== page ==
molality, the contributions of C (1) and C (2) occur at relatively higher molalities. It is also
worthwhile to note that the contributions of the latter two terms do not drop off as rapidly as
β (1) , and that while the contribution of the C (1) term is small, it is significant in the fit; and
that the large contribution of the C (2) term is due, in part, to our choice of α4 = 1.34. The
latter value was chosen during optimization of a similar parameter set for CaCl2 (aq).(30)
Thus, while ion-association effects may be important in this system, even at relatively low
temperatures and molalities, it is possible to reproduce the thermodynamic properties of the
system over a wide range of molalities with an extended form of the Pitzer ion-interaction
model. The expansion in the range of molalities and temperatures over which activity and
osmotic coefficients can be calculated comes without a concomitant significant increase in
model complexity.
This research was supported by the U.S. Dept of Energy Environmental Management
Sciences Program under project #26753: Chemical speciation of strontium, americium,
and curium in high-level waste: predictive modeling of phase partitioning during tank
processing.

52

C. S. Oakes, A. R. Felmy, and S. M. Sterner

Appendix
Figure A1 depicts the flow-through cells developed in this study and the following text
describes the parts and construction. Dimensions, tubing sizes, and numbers of windings,
as shown in the figure, are not to scale or correct in number. For clarity only, one of the two
connections between the two preheaters is shown. The two inlet and one effluent tubes pass
through a 0.63 cm bore in a Macor dowel. Below the macor insulator, the two 16 mm o.d.
by 8 mm i.d. inlet tubes are wound around a section of aluminum tube (0.46 m for each
tube, 10 turns) and encased in a stainless steel cylinder (equivalent to the thermal protector
described in the SETARAM C80-II manual) which makes a contact fit with the support
guides (described by SETARAM as a thermal buffer) above the sensing zone. This assembly constitutes an initial, passive preheater. The thermal buffer projects into an airspace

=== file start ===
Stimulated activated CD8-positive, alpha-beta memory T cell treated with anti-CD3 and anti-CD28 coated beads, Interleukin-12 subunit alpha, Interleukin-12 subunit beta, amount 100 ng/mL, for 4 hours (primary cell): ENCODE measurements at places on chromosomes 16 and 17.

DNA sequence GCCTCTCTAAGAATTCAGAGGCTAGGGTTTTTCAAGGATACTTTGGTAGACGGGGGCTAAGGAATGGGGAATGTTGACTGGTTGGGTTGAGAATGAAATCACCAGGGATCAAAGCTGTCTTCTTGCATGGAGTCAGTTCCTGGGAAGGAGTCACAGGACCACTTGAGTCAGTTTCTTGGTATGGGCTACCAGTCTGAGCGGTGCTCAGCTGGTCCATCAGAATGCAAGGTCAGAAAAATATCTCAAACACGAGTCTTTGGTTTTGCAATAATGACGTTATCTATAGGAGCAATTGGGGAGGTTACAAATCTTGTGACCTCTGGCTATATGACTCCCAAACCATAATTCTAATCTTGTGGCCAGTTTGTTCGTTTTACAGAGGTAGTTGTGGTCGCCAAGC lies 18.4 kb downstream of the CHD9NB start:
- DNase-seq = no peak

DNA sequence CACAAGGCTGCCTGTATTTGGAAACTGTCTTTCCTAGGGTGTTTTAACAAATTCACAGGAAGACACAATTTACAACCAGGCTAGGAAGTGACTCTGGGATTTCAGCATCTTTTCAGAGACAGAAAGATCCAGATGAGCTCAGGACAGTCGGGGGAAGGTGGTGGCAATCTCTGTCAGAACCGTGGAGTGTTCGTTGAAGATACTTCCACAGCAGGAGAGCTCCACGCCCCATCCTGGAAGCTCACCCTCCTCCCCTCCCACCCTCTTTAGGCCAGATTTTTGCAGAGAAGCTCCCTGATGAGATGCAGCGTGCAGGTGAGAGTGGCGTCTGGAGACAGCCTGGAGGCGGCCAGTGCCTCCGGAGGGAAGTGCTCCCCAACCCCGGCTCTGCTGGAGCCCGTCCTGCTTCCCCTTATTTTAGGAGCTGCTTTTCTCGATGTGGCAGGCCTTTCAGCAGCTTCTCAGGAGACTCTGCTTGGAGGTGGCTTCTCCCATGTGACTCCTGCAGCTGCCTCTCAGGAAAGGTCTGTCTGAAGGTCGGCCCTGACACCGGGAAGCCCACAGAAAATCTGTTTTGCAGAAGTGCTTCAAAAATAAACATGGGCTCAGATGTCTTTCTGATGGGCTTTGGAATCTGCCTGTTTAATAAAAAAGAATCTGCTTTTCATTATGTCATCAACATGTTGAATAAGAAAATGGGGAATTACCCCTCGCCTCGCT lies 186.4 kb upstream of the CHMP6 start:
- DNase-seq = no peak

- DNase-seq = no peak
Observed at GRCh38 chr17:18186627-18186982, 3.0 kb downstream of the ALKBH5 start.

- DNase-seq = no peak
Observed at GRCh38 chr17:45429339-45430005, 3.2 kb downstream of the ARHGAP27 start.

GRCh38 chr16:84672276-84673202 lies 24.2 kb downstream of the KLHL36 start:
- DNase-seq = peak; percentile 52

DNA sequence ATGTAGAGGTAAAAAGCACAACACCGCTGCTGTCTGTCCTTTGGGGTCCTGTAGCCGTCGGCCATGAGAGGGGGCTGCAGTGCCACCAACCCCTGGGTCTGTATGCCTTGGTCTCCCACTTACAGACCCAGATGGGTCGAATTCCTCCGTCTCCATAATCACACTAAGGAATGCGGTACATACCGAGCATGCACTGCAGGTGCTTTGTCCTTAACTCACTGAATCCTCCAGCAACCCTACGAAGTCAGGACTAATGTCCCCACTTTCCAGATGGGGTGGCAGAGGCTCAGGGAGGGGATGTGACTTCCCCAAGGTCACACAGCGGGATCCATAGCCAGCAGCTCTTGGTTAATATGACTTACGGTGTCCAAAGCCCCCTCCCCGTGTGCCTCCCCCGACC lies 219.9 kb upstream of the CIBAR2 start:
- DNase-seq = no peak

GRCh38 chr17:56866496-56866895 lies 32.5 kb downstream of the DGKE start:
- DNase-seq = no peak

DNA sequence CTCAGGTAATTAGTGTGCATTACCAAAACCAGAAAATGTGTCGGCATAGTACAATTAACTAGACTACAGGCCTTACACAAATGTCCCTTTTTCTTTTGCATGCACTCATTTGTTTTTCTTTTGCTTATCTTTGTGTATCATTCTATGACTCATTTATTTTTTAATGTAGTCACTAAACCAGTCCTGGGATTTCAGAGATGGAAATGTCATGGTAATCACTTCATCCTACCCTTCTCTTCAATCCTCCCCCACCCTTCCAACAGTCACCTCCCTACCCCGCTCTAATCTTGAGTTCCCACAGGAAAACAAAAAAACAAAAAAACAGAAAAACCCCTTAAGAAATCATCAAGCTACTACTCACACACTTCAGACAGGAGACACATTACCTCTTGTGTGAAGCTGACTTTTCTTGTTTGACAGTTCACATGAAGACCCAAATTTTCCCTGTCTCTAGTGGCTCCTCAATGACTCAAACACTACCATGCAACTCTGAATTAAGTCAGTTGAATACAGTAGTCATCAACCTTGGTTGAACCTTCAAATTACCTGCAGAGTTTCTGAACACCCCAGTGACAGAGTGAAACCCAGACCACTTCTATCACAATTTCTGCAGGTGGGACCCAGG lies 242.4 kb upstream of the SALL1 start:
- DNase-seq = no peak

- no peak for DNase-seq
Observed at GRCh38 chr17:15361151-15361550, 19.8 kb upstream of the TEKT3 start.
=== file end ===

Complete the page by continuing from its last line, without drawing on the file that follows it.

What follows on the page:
between the insulated plug capping the calorimeter furnace assembly and the sensing zone.
Immediately below the first preheater, the 16 mm tubes join to two lengths of 8 mm o.d.
tubing wound to form an approximately 2.54 mm long cylinder of approximately 6.3 mm

Macor
insulator

First
preheater
Second
preheater

Mixing
zone

FIGURE A1. Schematic diagram of the calorimetric cells developed in conjunction with this study.
The parts and assembly are described in the text.

Thermodynamic properties of aqueous calcium nitrate to T = 373 K

53

diameter. The 8 mm tubes are then joined at the top of the windings to another set of 8 mm
tubes tightly wound around a 3.8 cm long by 32 mm o.d. section of effluent line. The doubly wound 8 mm tubing constitutes a second passive preheater which sits in the deadspace
between the thermal buffer and the sensing zone. Below the second preheater, the two 8 mm
inlet lines pass through the center of a grooved aluminum cylinder supporting the 16 mm
mixing tube. The inlet lines and mixing line join at a tee joint at the bottom of the mixing
cell. All joins are gold welded and all tubing is platinum (8 mm lines) or (0.8 Pt + 0.2 Rh)
alloy (16 mm lines). Improvements to the performance of this design may be gained by
increasing the number of windings in the sensitive zone and by changing the preheater
configuration (particularly the second) to a more effective counter-current heat exchanger,
e.g., replacing the straight 32 mm section with a coil of 16 mm effluent line between the
two sets of 8 mm tubing. As the design used was already a third iteration we have not
attempted these changes. We gratefully acknowledge the guidance of Dr J. M. Simonson
of Oak Ridge National Laboratory which ultimately resulted in this design.